The athletes may be allowed to return to sports when symptoms have resolved and there is no return of symptoms on practice drills.
When symptoms have resolved, the patient should be put on following the physical therapy
- Stretching of iliotibial band
- Stretching of the tensor fascia lata
- Stretching of the external hip rotators
- Quadriceps stretch
- Stretching of hip flexor muscles
- Phonophoresis and soft-tissue massage
- TENS in resistant cases.
Most of the patients of trochanteric bursitis do no require surgery. In refractory cases, a longitudinal release of the iliotibial band with the removal of subgluteal bursa may help.
Rarely, partial removal of the greater trochanteric process may be done.
Prevention of Trochanteric Bursitis
As bursitis is mostly due to overuse, it is important to modify the activities causing because most cases of bursitis are caused by overuse, the best treatment is prevention. It is important to avoid or modify the activities that cause the problem.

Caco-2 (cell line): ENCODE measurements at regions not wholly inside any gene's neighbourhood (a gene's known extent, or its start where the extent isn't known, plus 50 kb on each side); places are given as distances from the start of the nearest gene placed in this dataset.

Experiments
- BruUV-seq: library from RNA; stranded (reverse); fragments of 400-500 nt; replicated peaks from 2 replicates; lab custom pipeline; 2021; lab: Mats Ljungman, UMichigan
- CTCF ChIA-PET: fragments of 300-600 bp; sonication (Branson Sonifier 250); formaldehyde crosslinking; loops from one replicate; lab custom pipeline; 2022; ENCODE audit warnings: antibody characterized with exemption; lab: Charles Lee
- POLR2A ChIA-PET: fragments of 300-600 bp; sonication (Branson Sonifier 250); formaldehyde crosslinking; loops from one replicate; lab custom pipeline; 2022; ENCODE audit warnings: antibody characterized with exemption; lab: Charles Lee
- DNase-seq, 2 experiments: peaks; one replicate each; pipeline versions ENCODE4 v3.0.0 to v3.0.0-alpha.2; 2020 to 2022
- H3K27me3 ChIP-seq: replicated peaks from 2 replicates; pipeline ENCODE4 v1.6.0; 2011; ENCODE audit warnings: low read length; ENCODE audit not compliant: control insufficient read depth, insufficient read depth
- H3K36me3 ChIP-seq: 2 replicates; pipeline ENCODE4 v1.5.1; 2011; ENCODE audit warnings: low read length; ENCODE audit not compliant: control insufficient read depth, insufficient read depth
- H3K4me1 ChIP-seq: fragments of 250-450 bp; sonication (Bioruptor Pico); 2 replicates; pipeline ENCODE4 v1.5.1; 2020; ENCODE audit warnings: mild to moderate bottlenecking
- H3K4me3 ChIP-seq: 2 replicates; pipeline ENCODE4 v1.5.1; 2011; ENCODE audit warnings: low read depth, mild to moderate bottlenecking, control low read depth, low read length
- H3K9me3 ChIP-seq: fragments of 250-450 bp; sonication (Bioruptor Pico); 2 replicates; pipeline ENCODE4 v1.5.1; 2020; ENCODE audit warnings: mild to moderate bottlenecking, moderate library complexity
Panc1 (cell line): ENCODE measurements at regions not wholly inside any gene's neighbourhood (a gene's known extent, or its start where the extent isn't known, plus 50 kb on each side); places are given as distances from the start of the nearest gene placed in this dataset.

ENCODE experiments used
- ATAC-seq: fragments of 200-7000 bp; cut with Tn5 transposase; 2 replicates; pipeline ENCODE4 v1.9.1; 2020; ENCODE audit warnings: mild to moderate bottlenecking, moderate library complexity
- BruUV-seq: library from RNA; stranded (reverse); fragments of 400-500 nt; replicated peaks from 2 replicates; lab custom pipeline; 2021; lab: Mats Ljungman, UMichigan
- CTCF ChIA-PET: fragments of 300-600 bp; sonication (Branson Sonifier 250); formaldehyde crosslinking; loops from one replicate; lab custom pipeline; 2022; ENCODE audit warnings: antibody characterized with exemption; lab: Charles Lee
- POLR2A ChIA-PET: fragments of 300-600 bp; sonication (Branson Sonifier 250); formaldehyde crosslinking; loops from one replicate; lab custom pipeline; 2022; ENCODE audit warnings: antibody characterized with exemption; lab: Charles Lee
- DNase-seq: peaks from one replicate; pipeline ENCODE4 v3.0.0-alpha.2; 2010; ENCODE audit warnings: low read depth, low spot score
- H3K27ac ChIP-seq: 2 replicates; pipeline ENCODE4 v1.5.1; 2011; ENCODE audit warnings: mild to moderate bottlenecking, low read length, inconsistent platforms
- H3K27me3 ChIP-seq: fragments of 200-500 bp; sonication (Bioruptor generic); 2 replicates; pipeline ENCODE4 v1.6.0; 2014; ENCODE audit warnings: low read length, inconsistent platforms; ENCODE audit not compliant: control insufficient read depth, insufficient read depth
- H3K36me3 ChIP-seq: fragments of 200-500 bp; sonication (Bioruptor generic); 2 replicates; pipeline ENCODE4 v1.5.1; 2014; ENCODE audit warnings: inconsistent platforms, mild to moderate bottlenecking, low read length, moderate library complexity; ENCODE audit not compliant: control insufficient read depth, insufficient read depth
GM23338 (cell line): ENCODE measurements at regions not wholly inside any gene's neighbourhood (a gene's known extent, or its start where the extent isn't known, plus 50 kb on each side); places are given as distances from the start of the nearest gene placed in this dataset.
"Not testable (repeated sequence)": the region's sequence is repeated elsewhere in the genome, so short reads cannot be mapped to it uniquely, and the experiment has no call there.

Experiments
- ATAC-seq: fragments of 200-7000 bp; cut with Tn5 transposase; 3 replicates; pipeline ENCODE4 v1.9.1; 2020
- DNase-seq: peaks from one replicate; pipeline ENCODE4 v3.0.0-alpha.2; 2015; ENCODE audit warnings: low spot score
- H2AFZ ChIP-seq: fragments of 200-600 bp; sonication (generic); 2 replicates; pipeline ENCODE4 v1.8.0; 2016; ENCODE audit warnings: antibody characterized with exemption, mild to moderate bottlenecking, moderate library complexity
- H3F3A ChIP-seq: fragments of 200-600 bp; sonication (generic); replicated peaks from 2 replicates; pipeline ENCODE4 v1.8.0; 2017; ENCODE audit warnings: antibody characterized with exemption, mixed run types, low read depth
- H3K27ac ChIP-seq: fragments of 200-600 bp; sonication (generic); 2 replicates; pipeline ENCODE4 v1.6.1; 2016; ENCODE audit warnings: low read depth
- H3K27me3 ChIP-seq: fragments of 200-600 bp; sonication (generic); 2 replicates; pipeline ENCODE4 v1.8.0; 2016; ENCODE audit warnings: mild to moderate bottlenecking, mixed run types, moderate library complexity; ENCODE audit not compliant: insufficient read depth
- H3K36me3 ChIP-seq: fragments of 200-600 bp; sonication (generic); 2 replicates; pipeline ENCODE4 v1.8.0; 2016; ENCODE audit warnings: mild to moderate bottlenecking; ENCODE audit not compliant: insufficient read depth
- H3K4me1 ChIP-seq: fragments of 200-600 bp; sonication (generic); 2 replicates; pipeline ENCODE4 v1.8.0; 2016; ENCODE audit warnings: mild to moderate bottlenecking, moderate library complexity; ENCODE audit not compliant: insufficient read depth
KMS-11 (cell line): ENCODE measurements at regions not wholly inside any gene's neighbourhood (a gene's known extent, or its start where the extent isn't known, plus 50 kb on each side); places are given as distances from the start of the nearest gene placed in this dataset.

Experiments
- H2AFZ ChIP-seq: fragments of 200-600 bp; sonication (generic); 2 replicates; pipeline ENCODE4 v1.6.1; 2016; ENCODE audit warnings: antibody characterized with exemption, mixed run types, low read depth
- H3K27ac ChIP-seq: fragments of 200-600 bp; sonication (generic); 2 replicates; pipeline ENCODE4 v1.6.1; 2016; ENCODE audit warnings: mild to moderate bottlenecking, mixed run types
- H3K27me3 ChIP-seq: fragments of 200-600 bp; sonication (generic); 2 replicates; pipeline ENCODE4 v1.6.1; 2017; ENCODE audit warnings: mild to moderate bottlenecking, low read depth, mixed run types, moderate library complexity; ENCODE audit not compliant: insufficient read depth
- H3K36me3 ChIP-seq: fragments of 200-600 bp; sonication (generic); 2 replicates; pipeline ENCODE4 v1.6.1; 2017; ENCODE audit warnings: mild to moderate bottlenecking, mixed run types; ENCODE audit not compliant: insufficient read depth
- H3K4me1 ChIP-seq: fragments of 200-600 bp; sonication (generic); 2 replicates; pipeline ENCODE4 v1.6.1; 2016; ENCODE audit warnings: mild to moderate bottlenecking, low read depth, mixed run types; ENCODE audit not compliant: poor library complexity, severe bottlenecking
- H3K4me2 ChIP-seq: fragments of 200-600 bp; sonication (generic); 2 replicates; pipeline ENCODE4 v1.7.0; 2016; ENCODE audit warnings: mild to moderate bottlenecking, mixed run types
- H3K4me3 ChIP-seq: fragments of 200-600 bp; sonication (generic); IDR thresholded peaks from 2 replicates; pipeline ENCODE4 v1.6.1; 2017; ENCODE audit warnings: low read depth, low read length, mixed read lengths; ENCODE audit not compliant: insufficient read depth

Correction of underlying conditions such as leg length differences, posture abnormalities, or poor technique in sports or work must be corrected.
Activity level should be build up gradually. Repetitive activities that put stress on the hip should be avoided.
All patients should be advised to avoid lying on the affected side, if possible. Running on the banked surface should be avoided. Protective padding is used in athletes in contact sports.
Patient of trochanteric bursitis responds well to treatment. Some patients may require repetition of the corticosteroid injection.
Persistent pain, reduced mobility and limping may occur as a complication in some patients.